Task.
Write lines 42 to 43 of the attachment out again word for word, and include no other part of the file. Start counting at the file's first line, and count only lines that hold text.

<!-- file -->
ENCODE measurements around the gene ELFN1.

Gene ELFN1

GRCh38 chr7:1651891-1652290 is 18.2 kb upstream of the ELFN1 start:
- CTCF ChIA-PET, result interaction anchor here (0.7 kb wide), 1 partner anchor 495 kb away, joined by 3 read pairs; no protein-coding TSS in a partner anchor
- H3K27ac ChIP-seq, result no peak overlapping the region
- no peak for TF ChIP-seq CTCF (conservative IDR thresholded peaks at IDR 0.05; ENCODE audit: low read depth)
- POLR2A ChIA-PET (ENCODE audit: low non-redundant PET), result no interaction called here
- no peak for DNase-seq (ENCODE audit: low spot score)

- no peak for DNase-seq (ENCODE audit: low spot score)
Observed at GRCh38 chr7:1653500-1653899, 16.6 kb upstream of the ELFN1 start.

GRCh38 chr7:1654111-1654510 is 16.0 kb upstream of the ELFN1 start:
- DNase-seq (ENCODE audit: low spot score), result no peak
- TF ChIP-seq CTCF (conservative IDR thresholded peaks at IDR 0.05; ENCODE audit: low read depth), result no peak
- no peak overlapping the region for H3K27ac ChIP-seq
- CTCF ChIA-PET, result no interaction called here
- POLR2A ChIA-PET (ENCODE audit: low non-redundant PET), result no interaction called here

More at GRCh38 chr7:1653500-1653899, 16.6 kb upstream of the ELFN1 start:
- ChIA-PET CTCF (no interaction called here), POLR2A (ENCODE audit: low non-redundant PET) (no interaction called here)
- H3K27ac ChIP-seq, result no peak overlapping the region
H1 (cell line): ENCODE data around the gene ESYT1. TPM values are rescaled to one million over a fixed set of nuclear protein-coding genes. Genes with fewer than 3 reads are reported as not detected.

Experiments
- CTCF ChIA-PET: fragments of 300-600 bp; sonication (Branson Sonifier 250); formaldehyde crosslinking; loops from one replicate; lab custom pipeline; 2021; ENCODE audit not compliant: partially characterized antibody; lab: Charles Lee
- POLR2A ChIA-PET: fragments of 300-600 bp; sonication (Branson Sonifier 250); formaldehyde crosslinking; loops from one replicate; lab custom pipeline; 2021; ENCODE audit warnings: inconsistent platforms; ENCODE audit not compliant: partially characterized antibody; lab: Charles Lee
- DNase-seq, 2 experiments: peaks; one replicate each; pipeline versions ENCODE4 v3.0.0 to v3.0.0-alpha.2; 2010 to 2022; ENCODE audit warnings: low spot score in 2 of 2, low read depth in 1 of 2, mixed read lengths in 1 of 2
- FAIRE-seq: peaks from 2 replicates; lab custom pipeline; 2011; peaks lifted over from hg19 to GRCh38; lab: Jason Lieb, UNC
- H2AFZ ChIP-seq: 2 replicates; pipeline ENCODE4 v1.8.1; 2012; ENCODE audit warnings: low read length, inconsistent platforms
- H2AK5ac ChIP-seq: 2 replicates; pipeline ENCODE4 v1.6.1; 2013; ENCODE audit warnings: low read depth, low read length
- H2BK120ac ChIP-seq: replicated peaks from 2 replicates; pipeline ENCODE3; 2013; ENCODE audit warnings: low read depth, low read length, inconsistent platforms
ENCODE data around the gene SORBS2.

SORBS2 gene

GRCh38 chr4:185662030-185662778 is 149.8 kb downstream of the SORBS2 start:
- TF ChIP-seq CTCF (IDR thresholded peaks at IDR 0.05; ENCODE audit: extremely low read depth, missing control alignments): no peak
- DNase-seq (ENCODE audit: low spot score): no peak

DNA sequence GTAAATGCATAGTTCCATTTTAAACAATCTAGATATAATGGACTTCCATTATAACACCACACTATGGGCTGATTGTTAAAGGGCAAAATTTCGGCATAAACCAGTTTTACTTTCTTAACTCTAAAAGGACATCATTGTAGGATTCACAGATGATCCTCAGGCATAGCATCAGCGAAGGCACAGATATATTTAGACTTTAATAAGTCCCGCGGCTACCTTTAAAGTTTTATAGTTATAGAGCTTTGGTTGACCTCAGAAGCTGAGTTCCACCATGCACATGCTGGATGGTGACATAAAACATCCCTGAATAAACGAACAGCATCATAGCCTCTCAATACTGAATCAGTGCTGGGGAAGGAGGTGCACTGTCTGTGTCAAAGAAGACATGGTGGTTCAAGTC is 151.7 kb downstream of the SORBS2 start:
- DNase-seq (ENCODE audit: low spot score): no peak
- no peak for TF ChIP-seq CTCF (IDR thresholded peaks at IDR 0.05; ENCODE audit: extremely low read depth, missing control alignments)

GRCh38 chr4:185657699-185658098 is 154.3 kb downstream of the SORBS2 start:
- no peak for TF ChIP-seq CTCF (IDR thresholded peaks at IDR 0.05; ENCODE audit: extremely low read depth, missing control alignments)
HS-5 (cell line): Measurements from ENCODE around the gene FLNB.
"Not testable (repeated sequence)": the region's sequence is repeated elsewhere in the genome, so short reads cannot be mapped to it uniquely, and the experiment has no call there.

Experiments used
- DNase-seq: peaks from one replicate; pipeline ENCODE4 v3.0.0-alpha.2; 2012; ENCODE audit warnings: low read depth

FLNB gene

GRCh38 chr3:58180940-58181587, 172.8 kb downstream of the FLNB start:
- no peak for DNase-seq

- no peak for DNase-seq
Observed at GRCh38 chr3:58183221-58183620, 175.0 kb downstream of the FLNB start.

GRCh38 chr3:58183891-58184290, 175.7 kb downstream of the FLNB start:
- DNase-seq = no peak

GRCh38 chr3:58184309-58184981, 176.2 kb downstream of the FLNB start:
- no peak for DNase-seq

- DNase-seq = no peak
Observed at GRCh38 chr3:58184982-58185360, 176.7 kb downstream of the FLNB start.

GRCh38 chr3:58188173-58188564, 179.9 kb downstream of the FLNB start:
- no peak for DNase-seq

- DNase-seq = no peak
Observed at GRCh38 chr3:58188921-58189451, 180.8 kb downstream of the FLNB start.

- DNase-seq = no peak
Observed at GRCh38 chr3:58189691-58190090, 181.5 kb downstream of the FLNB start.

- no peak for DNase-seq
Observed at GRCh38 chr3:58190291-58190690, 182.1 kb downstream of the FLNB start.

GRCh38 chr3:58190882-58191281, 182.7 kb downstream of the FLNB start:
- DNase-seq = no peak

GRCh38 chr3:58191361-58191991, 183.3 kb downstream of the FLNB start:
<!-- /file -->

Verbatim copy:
- DNase-seq: peaks from one replicate; pipeline ENCODE4 v3.0.0-alpha.2; 2012; ENCODE audit warnings: low read depth

FLNB gene